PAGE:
Why we all have to share this burden

WASTE not, want not. It is an age-old adage but one that has resonance in our environmentally conscious era, in which we seek not to waste anything in order not to be found wanting on the environment.

So, the Scottish Government's targets of sending 5 per cent of municipal waste to landfill by 2025, recycling or composting 70 per cent of it and putting a 25 per cent cap on the waste burned to produce energy is ambitious but welcome. However, a report out yesterday shows this bold commitment comes at a cost. To meet European and Scottish Government objectives, no less than 6.5 billion will need to be spent over the next 15 years.

Confronted with this level of expenditure, one might be tempted to pursue a more gradualist green agenda, but doing so would cost even more – 2.3bn above current expenditure, as councils paid hefty environmental fines for using landfill sites.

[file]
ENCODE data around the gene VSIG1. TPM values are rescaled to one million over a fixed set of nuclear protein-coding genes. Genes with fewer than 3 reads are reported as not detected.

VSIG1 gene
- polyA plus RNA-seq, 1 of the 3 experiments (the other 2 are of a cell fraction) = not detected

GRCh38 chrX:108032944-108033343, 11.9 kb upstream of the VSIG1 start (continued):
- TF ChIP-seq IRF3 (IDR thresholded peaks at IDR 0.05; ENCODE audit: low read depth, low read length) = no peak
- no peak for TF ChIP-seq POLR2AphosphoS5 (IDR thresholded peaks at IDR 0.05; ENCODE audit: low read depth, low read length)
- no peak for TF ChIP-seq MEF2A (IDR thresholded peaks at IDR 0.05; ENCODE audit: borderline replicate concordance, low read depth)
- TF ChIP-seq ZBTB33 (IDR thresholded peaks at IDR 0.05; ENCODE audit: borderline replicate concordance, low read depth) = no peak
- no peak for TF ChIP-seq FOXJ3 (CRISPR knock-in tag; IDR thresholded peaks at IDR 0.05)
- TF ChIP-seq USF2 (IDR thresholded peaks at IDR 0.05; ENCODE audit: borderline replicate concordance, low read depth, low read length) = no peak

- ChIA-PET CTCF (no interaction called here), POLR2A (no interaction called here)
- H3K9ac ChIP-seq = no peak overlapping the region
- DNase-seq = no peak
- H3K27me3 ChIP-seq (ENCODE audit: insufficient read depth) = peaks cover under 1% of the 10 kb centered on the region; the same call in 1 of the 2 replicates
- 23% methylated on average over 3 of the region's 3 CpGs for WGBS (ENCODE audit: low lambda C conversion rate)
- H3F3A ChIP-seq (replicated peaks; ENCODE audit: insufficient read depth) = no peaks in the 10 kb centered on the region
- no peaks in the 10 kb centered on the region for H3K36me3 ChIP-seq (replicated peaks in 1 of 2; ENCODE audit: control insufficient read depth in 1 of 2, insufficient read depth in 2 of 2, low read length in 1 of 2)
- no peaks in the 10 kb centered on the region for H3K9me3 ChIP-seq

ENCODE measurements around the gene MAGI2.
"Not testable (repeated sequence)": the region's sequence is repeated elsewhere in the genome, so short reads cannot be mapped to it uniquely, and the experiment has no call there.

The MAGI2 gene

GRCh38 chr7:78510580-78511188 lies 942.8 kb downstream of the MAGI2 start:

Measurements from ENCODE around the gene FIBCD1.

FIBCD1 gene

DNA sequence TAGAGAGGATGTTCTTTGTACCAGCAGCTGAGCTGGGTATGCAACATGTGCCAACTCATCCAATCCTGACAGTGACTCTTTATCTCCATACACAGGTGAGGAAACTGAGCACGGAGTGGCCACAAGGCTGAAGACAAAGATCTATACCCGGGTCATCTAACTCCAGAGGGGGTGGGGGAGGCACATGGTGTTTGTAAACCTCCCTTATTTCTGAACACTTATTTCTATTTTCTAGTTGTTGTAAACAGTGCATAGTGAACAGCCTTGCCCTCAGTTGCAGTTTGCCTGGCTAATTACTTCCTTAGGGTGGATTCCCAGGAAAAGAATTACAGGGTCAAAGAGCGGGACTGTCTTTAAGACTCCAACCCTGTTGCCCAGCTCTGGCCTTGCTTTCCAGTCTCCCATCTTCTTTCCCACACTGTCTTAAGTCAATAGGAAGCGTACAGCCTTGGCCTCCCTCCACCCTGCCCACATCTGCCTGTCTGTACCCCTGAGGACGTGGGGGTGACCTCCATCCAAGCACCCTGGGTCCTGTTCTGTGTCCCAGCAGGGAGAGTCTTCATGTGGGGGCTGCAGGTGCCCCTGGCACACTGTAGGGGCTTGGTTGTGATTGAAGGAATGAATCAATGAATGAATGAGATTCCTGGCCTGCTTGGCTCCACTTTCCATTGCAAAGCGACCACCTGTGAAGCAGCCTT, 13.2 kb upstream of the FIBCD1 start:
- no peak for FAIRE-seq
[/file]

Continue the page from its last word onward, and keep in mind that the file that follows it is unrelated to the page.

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What to do? We could move away from ending landfill and try somehow to avoid paying the fines, or pay the price for our inactivity, abrogating our responsibilities to our environment. We could, but we should not.

The only sensible solution is for the government to share the financial burden, unwelcome though it is, between the public sector, private firms and households, a move that might, in the long term, provide an incentive to produce less waste in the first place.